So I have been thinking a lot about this chart found in PRIME:

There is a lot to take in here, but I want to point your attention to the “Goal” and “Roles” rows. Take a look again at these two rows. I think a lot of the differences we see between classrooms, between lessons, between the beliefs we hear online… comes back to what our GOALs are… and therefore, our ROLES.

For some, their goal is to fill gaps, make sure our students can do a skill or group of skills. When this is our goal, likely we are explicitly teaching. The role of the student is to listen, or as the chart says, “passively” listen. The focus of the mathematics is typically procedural and symbolic. Learning happens here by the teacher showing, students trying to imitate the teachers’ procedures. With this approach, “learning” comes from the teacher, is passed on to the student, then time is given so a student can master what the teacher just showed them. The belief system at play here is that math is about remembering and following steps/rules!

For others, their goal is to guide students carefully into a deep understanding of the math… to connect learning together… to build conceptual understanding. The teacher’s role here is to guide not tell, and the students role is to make things make sense. There is likely more discourse happening here because the students are taking on more of an active role as they are expected to develop meaning. Learning happens through lessons, but in a different way than a skills approach. Here learning isn’t transmitted from the teacher to the student, students take an active role in understanding. The teacher might allow time for students to talk with their neighbor, or work independently for a moment, or explore visual representations, or share their thinking… The goal of this lesson is conceptual understanding, but also the development of procedures that make sense. The belief system here is that visual representations and contexts can help students make sense. Students are capable of developing a conceptual understanding which leads to a bridge between concepts and procedures…

Still, for others, their goal is to develop mathematical thinkers. Students being able to follow rules isn’t good enough for these teachers. They want students who can make connections between concepts, and develop reasoning skills. Relational understanding and mathematical reasoning are their goals! Using the process expectations are how these students learn. Learning starts with low floor/ high ceiling problems where students can answer in ways that make sense to them. From there students share their thinking and learn WITH and FROM each other. The teacher’s role is more complicated here, since it relies on the students’ thinking. The 5 Practices are used to make sure the learning is deep and meaningful. The belief system here is that students learn best when they have had enough time to grapple with the thinking themselves first… and that learning HOW to think mathematically will help you with future learning!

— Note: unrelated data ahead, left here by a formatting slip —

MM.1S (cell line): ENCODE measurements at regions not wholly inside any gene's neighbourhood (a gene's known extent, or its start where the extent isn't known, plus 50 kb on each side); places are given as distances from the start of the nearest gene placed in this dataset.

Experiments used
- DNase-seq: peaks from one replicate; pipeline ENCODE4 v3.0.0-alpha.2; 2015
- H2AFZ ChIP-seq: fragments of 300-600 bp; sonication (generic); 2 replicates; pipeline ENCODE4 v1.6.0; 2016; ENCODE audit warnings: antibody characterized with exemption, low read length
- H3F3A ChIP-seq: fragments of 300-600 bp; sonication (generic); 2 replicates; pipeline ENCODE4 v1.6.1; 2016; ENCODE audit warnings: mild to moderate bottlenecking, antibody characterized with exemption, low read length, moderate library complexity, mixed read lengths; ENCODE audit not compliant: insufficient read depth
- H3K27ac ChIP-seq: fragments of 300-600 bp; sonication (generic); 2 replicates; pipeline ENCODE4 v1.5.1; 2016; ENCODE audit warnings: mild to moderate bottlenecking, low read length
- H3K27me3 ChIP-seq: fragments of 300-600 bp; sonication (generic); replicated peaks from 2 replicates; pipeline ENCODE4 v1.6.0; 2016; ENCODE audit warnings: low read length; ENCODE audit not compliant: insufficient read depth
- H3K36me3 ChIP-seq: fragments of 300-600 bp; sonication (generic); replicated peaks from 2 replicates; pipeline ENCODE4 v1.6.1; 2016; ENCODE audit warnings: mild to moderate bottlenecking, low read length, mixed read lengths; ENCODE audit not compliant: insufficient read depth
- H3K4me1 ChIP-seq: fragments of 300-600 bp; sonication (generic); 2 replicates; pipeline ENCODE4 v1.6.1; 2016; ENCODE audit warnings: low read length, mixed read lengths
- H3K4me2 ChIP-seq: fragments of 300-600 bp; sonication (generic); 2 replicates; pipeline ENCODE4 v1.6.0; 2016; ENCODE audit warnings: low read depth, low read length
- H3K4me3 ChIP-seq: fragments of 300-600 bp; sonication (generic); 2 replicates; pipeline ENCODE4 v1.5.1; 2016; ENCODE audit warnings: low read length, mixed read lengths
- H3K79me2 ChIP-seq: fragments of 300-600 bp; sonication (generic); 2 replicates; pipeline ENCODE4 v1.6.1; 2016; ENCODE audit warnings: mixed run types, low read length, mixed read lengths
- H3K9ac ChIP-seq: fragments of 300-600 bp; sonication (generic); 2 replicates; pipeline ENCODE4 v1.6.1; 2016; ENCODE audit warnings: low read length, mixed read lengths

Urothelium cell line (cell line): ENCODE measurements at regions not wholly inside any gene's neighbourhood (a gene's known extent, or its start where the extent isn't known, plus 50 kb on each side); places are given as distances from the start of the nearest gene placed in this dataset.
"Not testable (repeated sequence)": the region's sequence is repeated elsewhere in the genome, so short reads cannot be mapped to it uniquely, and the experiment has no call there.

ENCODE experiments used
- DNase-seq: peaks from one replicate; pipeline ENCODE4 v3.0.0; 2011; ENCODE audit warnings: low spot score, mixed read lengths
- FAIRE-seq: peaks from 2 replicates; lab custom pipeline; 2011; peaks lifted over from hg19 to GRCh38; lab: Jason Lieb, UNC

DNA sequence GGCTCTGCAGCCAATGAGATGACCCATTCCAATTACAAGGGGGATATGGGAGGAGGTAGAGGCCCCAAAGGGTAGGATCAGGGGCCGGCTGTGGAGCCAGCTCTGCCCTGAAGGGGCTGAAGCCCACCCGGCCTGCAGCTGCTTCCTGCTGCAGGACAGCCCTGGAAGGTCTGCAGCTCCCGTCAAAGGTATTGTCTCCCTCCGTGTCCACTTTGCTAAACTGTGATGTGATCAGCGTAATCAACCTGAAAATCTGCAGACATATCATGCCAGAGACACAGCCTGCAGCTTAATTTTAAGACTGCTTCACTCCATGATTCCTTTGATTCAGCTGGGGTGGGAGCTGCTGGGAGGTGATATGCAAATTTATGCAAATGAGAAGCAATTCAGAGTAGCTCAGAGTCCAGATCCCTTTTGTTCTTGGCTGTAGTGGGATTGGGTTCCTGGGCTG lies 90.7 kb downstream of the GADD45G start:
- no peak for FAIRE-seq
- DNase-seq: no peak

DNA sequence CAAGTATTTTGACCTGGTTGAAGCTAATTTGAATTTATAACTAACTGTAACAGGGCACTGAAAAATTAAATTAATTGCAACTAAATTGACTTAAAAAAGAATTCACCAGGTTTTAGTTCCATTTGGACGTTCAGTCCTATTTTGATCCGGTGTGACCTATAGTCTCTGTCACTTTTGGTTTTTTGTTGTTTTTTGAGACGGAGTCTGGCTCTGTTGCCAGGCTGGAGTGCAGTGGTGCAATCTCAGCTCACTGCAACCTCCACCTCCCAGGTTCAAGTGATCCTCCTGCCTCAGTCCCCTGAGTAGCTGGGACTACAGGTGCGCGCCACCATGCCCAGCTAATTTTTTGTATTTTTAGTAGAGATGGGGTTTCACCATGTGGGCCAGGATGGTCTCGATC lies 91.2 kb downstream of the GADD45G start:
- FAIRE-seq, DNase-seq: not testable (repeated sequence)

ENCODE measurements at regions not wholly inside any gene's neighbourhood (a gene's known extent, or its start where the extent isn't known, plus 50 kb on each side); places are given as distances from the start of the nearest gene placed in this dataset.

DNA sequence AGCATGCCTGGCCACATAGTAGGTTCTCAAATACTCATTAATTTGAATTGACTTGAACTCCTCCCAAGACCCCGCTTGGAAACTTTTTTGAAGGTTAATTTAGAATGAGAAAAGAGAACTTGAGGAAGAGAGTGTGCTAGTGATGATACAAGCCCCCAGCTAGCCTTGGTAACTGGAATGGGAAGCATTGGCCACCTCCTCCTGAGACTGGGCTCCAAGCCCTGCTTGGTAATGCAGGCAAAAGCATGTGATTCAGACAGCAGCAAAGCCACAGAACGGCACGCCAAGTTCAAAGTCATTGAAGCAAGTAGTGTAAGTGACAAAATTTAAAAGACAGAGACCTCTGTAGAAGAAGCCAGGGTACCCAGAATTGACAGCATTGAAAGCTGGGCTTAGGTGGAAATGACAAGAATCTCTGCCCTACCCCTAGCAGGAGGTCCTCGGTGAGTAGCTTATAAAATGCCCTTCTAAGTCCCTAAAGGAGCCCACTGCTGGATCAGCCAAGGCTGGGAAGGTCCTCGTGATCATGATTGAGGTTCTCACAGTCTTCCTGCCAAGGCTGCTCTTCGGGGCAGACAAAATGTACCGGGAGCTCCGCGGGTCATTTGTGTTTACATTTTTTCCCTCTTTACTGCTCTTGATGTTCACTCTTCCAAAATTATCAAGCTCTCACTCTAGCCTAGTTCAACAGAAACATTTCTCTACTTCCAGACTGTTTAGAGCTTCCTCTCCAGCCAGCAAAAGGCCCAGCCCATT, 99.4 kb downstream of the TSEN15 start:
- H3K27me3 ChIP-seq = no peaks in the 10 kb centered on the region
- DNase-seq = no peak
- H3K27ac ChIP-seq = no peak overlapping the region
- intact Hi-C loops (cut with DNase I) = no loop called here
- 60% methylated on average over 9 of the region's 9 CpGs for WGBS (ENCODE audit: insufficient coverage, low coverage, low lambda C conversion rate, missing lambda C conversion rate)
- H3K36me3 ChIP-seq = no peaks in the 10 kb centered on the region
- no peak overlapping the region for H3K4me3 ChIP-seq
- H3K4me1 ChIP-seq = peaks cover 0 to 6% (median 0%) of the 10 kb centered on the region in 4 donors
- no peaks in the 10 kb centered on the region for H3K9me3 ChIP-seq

I don’t want to make it sound like there are 3 different types of teachers… or that one of these is a better way to teach or learn. In fact, I am not sure any teacher is in any one of these columns every day. Rather, I believe that we are likely moving in and out of these different teaching approaches regularly.

I do, however, believe that there are two different ways of thinking about these approaches though:

- Moving from Skills, to Concepts, to Problems
- Moving from Problems, to Concepts and Procedures

This might seem like a subtle difference, but I think it is something that we need to reflect on, and better understand others’ thinking.

Moving from skills to concepts and then finally to problem solving can be thought of as a Teaching FOR Problem Solving approach. Taking this stance seems to align with the goals and beliefs of the Skills Approach in that learning happens FROM the teacher and only when students are ready can they solve problems.

On the other hand, moving from problems to concepts and procedures can be thought of as a Teaching THROUGH Problem Solving approach. Taking this stance seems to align with the goals and beliefs of the Conceptual/Constructivist approach.

This is a really powerful caption from Cathy Seeley’s book Making Sense of Math: How to Help Every Student Become a Mathematical Thinker and Problem Solver. But again it shows me what the goal of the author is, “developing mathematical proficiency that includes the development of thinking skills and the ability to tackle problems that may not fit a particular format.” Let me say that last part again… “…tackle problems that may not fit a particular format.” A skills approach does not have this as the goal… rather the goal is typically simple… master this one thing today.